Longyearbyen [78° 14' N 15° 30' E]

Longyearbyen is the administrative centre of Svalbard. The town hosts a broad range of public services, shops and cafés. Longyearbyen has changed from being a one-sided industrial settlement into becoming a multi-sided community where tourism and science have gained central roles. Longyearbyen is a good starting point for activities in the Isfjorden area.

Take care:
  • Do not go outside the town without being armed against polar bears. Recommended boundaries are at the end of the road in Longyeardalen (in Nybyen or “Huset”), at the first dog pen on the road towards Adventdalen and at the airport in the direction Bjørndalen. In winter it is not recommended to walk further than to “Bykaia” (the town wharf) without a weapon for protection. (Make sure you know how to use the weapon.)
  • It is common practice to take outdoor shoes off indoors, also in some public buildings.
  • Keep a good distance from the reindeers that feed on the grass in between the houses.
  • Installations from the early days of mining are protected cultural remains, such as trestles (support framework for coal transport), mining entrances and buildings.
Before coal mining started, tourism was established in Adventfjorden. This hotel was placed at Hotellneset, close to today’s airport. The hotel was pre-fabricated in Trondheim and shipped to Svalbard in June 1896 with the steamship “Raftsund”. The entrepreneur was Richard With who ten years earlier had established the regular ship service along the Norwegian coast; Hurtigruten (the Coastal Steamer). (Spitsbergen Gazette, no. 8). (Image: Wilh. Dreesen / The Norwegian Polar Institute) Longyearbyen around 1920. (Image: Wilhelm Solheim / Norwegian Polar Institute)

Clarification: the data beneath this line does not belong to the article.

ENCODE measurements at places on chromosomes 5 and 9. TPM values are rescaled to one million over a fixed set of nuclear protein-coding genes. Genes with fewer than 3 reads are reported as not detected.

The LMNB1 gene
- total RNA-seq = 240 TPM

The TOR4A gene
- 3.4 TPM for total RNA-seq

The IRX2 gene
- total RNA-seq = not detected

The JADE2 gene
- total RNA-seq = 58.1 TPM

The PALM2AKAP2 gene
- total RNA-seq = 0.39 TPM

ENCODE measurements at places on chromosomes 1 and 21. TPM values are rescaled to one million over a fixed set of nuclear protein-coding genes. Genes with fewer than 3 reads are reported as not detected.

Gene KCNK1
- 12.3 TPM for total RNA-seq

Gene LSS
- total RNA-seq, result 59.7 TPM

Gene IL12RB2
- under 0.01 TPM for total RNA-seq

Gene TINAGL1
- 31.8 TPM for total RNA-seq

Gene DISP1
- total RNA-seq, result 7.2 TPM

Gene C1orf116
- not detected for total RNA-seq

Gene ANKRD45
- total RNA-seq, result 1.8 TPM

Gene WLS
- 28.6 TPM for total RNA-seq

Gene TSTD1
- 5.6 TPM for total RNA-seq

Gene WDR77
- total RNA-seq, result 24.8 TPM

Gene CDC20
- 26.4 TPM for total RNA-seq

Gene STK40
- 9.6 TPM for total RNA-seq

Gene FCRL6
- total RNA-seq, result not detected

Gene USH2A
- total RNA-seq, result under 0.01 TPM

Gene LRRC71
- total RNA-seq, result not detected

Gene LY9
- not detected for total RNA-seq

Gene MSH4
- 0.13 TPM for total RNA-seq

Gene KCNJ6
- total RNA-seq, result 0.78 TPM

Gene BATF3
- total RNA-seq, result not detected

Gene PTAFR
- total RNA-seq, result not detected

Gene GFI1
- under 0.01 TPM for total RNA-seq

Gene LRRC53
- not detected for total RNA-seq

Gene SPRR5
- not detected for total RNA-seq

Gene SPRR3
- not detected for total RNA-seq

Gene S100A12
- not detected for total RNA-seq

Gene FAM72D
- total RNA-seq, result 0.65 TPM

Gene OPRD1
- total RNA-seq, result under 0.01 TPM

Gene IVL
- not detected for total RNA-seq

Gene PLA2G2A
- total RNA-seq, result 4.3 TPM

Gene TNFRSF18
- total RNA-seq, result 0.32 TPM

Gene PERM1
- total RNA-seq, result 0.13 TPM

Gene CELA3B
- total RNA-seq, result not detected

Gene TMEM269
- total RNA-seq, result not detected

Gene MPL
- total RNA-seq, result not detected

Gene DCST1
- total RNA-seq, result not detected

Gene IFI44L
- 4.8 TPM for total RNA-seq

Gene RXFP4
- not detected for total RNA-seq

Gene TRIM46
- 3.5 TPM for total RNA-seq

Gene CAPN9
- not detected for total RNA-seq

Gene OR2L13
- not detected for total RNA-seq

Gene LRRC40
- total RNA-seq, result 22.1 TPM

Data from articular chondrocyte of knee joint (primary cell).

“The enterprise of developing a new and practically unknown coal-field within eight hundred miles of the North Pole, yet so accessible during the summer months and so readily worked during the long Arctic winter as to supply at least part of the demand of the Scandinavian countries and of north western Russia, was an interesting and satisfactory experiment.”